I will be discussing some of the arguments that have originated from this controversial issue. Some arguments in favor of human cloning include the fact that cloned human embryos would make research into genetics and diseases caused by defects in the genes, and their treatments or prevention, much easier and cheaper.
Cloning embryos could also facilitate the process of in-vitro fertilization, since the collection and replacement of ova is painful and traumatic and can be unsuccessful. Cloning could be a better process for treating infertility in the sense that it can eliminate health problems with the child from the beginning.
Barbara of Time magazine, writes, "Any normal species would be delighted at the prospect of cloning. No more nasty surprises like sickle cell or Down syndrome - just batch after batch of high grade, and genetically speaking immortal offspring!"
Cloning from an already existing human will provide the opportunity for parents to pick their "ideal" child. They will be able to pick out every aspect of their child and make sure that it is perfect before they decide to have it.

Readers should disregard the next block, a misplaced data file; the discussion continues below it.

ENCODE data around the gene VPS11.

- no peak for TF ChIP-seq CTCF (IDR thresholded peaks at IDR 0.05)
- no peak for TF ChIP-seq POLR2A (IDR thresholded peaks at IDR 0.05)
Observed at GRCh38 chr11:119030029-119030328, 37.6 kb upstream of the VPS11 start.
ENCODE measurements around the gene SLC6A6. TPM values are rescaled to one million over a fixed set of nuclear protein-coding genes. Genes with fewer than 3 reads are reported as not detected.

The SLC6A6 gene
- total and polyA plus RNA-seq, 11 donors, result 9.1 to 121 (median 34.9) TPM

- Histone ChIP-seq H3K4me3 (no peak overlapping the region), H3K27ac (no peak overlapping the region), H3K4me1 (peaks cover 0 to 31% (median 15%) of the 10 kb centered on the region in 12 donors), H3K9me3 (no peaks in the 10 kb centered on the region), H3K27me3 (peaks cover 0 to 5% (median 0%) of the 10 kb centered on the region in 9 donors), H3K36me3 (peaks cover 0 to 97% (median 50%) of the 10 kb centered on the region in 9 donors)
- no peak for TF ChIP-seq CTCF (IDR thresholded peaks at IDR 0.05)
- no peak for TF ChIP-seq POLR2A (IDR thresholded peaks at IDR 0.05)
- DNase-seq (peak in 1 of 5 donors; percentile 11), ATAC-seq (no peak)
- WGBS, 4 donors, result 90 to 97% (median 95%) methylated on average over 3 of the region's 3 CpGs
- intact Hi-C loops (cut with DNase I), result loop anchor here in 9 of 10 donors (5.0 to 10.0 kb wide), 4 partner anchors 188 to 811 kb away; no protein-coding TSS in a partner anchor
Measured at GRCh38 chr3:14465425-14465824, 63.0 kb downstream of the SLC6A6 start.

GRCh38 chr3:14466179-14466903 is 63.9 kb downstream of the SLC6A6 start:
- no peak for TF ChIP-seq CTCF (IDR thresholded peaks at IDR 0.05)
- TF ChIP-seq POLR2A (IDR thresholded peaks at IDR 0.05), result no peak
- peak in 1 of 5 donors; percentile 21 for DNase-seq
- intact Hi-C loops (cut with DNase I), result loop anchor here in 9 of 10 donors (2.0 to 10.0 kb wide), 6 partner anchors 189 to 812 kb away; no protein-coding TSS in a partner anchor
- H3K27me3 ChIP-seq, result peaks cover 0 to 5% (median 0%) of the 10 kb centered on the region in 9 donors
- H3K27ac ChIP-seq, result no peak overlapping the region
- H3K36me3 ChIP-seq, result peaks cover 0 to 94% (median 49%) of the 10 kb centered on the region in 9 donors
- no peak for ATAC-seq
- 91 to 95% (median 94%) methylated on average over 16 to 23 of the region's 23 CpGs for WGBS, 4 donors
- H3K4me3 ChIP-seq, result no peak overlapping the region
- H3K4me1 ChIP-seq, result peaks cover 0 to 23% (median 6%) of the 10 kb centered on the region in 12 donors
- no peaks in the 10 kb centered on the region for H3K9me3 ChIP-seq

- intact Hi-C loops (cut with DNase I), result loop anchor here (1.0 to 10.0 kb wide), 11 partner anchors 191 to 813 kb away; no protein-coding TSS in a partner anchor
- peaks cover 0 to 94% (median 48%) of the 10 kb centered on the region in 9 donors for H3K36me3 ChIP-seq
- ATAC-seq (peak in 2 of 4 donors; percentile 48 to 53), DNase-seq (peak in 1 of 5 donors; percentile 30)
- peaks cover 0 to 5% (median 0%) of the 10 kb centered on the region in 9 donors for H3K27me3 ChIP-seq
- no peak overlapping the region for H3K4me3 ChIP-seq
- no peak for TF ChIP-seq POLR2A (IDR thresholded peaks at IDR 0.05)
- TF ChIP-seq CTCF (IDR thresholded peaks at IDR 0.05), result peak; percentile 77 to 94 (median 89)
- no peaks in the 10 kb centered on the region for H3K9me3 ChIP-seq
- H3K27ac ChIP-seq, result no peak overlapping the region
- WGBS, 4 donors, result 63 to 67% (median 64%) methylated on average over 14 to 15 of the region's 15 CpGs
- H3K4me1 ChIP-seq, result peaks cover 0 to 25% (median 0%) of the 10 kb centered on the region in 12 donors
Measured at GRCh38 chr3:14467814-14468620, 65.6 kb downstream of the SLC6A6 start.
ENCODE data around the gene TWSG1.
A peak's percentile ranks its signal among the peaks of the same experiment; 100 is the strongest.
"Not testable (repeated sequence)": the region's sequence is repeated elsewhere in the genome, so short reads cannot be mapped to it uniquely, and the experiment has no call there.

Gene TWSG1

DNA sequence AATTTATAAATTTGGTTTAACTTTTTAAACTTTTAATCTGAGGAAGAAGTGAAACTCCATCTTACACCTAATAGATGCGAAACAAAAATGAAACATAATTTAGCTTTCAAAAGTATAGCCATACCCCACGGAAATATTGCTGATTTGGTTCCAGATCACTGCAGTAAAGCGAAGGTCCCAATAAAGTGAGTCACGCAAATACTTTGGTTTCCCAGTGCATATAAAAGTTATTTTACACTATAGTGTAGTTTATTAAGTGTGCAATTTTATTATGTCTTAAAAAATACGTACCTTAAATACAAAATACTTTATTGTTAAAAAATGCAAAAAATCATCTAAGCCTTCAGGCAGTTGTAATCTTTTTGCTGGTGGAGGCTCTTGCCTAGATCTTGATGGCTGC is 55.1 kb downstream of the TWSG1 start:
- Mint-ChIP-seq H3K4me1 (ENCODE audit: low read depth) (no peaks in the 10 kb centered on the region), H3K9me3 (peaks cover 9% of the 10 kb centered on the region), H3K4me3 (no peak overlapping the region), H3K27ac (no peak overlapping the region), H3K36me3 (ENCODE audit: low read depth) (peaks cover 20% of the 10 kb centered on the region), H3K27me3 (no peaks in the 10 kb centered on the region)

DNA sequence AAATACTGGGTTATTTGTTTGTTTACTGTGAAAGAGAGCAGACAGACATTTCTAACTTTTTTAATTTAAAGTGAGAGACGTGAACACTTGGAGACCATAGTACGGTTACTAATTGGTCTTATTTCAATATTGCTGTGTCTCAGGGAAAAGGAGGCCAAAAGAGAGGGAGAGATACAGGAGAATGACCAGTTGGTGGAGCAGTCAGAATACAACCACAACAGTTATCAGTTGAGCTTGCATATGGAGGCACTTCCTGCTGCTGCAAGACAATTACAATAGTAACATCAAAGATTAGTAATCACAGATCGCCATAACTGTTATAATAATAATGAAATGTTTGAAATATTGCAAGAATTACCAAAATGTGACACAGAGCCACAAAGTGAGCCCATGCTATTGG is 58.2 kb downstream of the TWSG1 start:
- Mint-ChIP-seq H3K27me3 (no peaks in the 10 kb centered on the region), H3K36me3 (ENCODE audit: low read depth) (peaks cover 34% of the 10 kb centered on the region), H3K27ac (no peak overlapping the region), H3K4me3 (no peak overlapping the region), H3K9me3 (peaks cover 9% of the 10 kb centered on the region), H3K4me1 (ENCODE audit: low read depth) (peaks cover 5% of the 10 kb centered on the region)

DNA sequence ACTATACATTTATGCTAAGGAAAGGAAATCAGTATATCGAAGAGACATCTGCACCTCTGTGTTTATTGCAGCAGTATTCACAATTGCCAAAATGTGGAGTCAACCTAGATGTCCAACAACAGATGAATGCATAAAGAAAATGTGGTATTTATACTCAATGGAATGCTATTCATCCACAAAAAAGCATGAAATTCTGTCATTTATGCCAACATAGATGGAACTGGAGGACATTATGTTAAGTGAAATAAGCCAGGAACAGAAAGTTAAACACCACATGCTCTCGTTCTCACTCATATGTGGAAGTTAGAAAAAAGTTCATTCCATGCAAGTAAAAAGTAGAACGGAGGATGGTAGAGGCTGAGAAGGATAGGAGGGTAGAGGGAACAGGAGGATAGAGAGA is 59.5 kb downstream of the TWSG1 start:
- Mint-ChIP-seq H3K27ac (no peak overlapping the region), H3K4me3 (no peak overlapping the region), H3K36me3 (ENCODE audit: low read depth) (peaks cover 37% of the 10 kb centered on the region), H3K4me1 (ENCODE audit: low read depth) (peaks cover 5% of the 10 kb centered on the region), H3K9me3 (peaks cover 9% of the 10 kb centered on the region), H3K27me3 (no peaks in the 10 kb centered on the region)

The creation of Dolly opened up remarkable prospects for repairing tissues and organs, because cloning proved that an adult cell that has been specialized to do a particular job - say, to be liver or blood unit - can "unlearn" its role and be reprogrammed to do something different. For example, in the future cloning might allow a cancer patient whose bone marrow has been wiped out by radiation to be treated with bone marrow grown from another cell of his own body, this process is not possible right now.
In contrast to some of the religious leaders, Muslim philosophers and leaders testified before the National Bioethics Advisory Commission (commission that sets rules and standards for the subjects relating ethics and religion) they feel that embryo and cloning research might provide discoveries that would lead to an appropriate way to counter infertility.